In case you’re thinking you’re not this sort of Christian, consider these questions for yourself:
Do I judge people who aren’t Christian?
In my heart, do I think that being LGTBQ is terrible and wrong because of what the Bible says about homosexuality?
Do I condemn women who abort their unborn because Thou shalt not kill is one of the Ten Commandments?
Am I against aliens coming into my country despite what the Bible says about welcoming the stranger? Or maybe I’m not against them coming here, I tell myself, as long as they go through the proper channels and do things the “right” way.
Now, before you stop reading and think this is a political post, I assure you it is not. What I’m attempting to expose is our distorted thinking about what it means to be a Christian. And I’m attempting to correct our vision about just who the gospel is for.
This much I know for sure: I didn’t become a Christian because I was already “good people.”
In fact, my laundry list of sin reads like a Who’s Who of the Bible. I think aside from “Thou shalt not kill” I have covered just about every one of them. If you consider the cat I accidentally ran over when I was 17, I guess I have done them all.
Now, consider the following passages.
John 3: 16-17
For God so loved the world that He gave His only begotten Son, that whoever believes in Him should not perish but have everlasting life. For God did not send His son into the world to condemn the world, but that the world through Him might be saved. (Emphasis mine.)
When Jesus had raised Himself up and saw no one but the woman, He said to her, “Woman, where are those accusers of yours? Has no one condemned you?” She said, “No one, Lord.” And Jesus said to her, “Neither do I condemn you; go and sin no more.” (Emphasis mine.)
Matthew 7: 1-3
Judge not, that you be not judged. For with what judgment you judge, you will be judged; and with the measure you use, it will be measured back to you. And why do you look at the speck in your brother’s eye, but do not consider the plank in your own eye?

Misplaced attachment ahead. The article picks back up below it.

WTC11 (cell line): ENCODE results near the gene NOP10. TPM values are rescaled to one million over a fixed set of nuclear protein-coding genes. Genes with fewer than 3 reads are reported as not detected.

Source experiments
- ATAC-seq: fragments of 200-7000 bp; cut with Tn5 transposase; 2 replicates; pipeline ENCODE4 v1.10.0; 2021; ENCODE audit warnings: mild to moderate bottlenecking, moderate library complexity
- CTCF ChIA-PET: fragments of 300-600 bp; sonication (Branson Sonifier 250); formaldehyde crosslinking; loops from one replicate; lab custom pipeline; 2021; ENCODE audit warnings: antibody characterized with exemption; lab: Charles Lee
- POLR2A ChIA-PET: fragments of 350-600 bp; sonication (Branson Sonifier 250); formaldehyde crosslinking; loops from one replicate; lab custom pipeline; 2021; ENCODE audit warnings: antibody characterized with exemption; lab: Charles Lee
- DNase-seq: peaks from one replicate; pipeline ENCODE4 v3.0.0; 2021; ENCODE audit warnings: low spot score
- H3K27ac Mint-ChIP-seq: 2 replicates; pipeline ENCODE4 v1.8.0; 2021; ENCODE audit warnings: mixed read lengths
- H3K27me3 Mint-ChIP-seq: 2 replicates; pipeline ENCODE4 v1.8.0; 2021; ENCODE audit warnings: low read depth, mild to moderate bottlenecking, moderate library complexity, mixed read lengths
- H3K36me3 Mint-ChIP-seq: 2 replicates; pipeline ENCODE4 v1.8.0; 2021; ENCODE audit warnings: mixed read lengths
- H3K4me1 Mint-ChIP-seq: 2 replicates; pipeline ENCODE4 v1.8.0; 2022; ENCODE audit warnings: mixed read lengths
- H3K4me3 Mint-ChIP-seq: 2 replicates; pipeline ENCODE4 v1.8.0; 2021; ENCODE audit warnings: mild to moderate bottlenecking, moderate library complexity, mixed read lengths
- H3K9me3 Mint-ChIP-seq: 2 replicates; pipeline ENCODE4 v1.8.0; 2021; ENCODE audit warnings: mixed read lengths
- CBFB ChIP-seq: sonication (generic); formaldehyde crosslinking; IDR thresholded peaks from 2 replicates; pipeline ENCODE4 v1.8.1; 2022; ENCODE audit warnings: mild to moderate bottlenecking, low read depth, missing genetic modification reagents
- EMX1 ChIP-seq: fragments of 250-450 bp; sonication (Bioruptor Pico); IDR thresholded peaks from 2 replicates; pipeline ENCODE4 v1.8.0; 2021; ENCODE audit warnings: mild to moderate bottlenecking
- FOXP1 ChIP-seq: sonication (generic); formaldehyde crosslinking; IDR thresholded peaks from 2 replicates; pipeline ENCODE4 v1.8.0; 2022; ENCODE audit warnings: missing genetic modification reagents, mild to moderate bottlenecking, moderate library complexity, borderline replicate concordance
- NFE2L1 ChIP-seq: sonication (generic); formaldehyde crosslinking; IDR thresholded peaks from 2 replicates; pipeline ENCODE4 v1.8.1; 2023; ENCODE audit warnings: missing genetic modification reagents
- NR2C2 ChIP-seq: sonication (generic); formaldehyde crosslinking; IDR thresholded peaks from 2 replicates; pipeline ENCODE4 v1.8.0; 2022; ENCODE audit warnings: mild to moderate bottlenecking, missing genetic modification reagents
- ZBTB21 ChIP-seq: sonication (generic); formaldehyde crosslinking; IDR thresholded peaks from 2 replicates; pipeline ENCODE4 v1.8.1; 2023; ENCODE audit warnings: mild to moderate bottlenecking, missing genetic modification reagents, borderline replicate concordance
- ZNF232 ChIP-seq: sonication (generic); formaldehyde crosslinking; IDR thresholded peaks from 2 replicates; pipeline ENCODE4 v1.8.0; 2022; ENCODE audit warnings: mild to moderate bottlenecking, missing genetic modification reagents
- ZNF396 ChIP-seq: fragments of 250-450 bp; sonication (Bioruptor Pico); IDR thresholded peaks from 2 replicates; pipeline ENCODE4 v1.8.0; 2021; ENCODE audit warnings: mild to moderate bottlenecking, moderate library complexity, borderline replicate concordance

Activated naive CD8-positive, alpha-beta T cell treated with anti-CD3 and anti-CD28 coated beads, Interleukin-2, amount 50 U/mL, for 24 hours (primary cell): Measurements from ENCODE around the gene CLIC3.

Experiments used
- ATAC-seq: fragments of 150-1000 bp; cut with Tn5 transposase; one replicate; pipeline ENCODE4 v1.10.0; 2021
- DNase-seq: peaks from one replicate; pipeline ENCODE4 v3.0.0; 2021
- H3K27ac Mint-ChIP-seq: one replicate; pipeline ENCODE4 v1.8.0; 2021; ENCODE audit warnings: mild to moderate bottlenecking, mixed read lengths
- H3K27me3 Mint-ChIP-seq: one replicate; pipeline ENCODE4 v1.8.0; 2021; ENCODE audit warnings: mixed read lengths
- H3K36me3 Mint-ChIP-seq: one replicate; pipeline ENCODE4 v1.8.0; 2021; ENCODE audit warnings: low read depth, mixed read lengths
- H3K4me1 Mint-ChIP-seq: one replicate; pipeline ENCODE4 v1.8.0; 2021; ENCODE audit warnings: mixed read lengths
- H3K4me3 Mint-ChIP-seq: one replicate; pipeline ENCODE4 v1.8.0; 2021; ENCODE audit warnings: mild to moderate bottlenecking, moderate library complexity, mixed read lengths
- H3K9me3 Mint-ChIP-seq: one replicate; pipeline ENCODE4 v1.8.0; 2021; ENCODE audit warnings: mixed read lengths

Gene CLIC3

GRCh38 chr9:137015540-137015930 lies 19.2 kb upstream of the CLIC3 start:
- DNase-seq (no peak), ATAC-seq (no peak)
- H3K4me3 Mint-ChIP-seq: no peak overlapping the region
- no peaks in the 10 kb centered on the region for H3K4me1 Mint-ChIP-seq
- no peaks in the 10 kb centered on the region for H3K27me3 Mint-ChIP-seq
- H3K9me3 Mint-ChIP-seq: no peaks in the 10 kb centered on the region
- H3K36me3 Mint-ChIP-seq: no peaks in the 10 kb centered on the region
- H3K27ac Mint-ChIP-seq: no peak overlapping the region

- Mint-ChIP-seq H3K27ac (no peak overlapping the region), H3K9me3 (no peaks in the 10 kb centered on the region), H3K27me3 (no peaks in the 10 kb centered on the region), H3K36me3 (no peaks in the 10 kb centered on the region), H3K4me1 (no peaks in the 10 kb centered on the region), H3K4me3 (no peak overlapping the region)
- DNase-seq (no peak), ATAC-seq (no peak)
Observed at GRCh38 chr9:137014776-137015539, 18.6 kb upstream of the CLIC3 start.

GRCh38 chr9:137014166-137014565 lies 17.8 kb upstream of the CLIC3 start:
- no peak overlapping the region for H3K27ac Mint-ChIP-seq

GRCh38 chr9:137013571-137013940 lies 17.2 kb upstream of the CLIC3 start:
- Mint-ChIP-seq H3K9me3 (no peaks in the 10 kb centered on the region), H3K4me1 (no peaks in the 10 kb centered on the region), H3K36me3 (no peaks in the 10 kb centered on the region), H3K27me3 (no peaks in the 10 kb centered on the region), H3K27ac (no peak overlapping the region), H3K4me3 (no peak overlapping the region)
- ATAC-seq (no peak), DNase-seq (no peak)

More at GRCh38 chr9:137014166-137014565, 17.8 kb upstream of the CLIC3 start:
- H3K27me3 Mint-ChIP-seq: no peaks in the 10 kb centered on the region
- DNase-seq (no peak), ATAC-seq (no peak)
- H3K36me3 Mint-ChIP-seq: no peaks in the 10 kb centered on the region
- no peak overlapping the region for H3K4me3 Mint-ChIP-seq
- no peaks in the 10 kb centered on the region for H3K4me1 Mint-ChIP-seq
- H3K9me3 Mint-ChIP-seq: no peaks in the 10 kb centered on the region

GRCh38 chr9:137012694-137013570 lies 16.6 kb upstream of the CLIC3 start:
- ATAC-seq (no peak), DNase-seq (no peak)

There are times when, as Christians, we are quick to judge someone for being where we once were. We forget the grace that has been afforded us. We forget that grace is for others as well. Often, we misunderstand what Jesus has called us to do. The Great Commission found in Matthew 28: 18-20 calls us to go and make disciples of all the nations. While we’re eager to spread “Christianity”, we’re not spreading the gospel. Because the gospel is one of love, not of condemnation. The gospel is one of saving grace.
Grace. Unmerited favor.
There’s an old adage that says you get more flies with honey than with vinegar. That makes complete sense. Flies, and people, are attracted to what is sweet and repelled with what is sour. So is your message to others sweet or repugnant? Are you taking what you learned in scripture and applying it to yourself so that you can walk in love and teach grace and forgiveness? Or are you using scripture to point out the faults of others?
In 2 Timothy 3: 16-17 we are told that all scripture is given by inspiration of God and is profitable for doctrine, for reproof, for correction, for instruction in righteousness, that the man of God (emphasis mine) may be complete, thoroughly equipped for every good work. Dont’ misinterpret and misuse this passage. This scripture is for you and me, believer. We’re to use the Word of God to check ourselves. Not to cut the unbeliever off at the knees.